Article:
Saturday, 28 July 2007

For Auld Lang Syne

WITH the gentle rhythm of the ocean waves lapping against the white-sand shore, the soft amber glow of the garden lights warmly bathing the lush surrounding greenery in a velvety hue, and the balmy breeze of a dreamily moonlit tropical night all conspiring to create the picture-perfect venue — the stage was set at last for the long-awaited event.

Twenty five years in the making, and logistically as challenging to coordinate as any of NASA’s space shuttle missions, all roads led to this place that night — the Ocean Pavilion of Shangri-la’s Mactan Island Resort and Spa.

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Many came from lands far away to be there.

From Connecticut, South Carolina and Flo-rida in the East, and Arizona and California in the West — those who now call the United States home made the long pilgrimage across the Pacific to be there. Those now settled in Canada came too.

On the other side, across the Atlantic, from Cheshire in the United Kingdom, via Jakarta, Indonesia — I made my own way back. Interrupting his official tour of Thailand, another one of us flew in just in-time — in true military precision — to join in the festivities. And while those residents of Cebu and other places in the Philippines may not have covered as much physical distance, all of them unselfishly set their important commitments and obligations aside, to be one with the rest of us that evening.

For the members of the University of the Philippines College Cebu’s High School Class of 1982, this was a momentous event that no one wanted to miss. It was 25 years and four something months ago, when we marched up on that stage to receive our hard-earned high school diplomas — and accepted the challenge from our teachers, friends, families and ourselves — to be the best that we can be. And to a man and woman, each of us has responded splendidly, in our own unique and individual ways.

Among our ranks we now count numerous doctors, lawyers, managers, scientists, engineers, businessmen and women, journalists, nurses, members of the clergy, as well as military officers — and whatever the career persuasion — responsible parents and individuals all.

Across the globe we have touched and improved the lives of many — treated the ill and infirm at home and beyond, engineered the success of countless businesses across a number of continents, ministered to the spiritual needs of our brothers and sisters, and defended the lives and liberties of the men and women of our country – whether in courts of law, or in dangerous battlefields without any law.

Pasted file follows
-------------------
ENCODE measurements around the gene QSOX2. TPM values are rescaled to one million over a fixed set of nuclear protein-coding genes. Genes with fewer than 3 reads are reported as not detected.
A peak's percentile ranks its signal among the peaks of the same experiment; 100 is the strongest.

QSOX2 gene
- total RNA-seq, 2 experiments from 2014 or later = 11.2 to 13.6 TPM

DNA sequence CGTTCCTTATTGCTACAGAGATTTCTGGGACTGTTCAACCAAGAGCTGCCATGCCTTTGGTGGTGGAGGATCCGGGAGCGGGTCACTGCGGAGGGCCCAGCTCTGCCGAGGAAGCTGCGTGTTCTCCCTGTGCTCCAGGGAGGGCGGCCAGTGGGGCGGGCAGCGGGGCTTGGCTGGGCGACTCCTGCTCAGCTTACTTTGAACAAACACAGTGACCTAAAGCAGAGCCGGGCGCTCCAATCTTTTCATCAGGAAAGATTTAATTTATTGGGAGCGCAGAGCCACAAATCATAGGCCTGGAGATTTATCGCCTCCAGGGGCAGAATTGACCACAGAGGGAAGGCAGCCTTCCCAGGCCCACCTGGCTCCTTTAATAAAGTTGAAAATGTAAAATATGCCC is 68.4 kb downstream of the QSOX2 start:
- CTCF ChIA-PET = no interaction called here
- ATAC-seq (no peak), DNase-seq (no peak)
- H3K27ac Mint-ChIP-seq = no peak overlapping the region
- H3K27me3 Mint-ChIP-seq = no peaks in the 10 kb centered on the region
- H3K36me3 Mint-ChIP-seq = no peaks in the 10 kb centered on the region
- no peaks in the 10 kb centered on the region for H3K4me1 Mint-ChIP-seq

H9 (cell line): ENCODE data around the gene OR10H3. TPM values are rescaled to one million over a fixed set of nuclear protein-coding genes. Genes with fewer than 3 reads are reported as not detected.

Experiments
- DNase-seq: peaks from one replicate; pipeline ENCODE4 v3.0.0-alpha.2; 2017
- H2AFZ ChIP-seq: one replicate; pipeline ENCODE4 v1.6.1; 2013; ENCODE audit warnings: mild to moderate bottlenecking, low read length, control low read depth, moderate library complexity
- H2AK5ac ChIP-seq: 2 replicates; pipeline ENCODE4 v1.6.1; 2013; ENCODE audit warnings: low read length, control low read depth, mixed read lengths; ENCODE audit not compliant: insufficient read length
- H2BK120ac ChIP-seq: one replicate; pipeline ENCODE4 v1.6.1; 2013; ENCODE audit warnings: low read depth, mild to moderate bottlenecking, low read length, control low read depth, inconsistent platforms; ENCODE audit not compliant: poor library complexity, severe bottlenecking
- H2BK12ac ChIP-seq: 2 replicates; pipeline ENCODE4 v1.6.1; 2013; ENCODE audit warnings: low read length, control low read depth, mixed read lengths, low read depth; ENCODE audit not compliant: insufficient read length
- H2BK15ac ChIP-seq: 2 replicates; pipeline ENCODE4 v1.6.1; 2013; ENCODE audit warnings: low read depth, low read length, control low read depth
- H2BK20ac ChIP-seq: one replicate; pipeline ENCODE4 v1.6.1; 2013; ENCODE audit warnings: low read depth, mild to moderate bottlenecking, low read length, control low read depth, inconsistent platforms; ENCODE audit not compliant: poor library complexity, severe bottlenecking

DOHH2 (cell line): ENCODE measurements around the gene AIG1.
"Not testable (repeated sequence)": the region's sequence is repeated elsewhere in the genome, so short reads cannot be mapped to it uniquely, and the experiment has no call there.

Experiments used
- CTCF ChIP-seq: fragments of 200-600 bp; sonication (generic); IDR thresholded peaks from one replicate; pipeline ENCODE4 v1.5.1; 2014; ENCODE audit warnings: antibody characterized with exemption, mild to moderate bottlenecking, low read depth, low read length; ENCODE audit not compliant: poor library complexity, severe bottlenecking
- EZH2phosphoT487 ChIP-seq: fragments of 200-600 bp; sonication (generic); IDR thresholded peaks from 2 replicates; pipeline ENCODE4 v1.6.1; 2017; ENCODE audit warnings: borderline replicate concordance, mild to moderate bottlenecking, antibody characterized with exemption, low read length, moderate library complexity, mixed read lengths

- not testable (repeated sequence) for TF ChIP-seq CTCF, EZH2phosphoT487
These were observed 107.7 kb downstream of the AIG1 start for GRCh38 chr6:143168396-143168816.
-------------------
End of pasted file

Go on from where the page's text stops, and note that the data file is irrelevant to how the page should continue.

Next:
The diversity of our endeavors is perhaps only a logical outcome of our origins — after all, we are molded by the university renowned for producing exceptional leaders of men.

Yet there was something extraordinary in the way all of us made good account of ourselves, and this we can only attribute with gratitude to the mentoring and guidance we received from our beloved professors, many of whom were there that night to share the special celebration with us.

Far from being a pompous occasion attended by middle-aged men and women who, by the nature of their accomplishments we would perhaps expect to be preoccupied with their own sense of self-importance — it was a night without egos, just a magnificently joyous communion — a journey back into the gentler, kinder times of our youth — when for an evening everyone was young and 15 again.

Even our ageless teachers seemed to regain that extra spring in their steps, aided no doubt by the pride in their hearts at seeing their erstwhile young charges blossom into mature and responsible individuals.

I cannot quite remember how it all ended — and that’s probably because for me, and for many of us, it really never has.

As I journey back to the other side of the world — at once inspired and humbled by the reminder of where I came from 25 years ago — I take with me the wonderful memory of that perfect evening, with the famous words from the immortal song by the Scots bard Robert Burns still loudly ringing in my ears:

And there’s a hand my trusty fiere,
And gie’s a hand o thine
And we’ll tak a right guid-willie waught,
For auld lang syne

To all my friends and teachers, let there not be any goodbyes this time around, just a fond farewell, and ‘til we all meet again.

NOTE: Special thanks go to the organizing committee (Marcelo, Randy, Virgil, Joy, Carlyn, Emi, Alma, Rex, Leslie and Naresa) for their kind generosity and indefatigable energy in putting together the perfect event. The series on the Balanced Scorecard will conclude next week.

Published in the Sun Star Daily. Saturday, July 28, 2007 (

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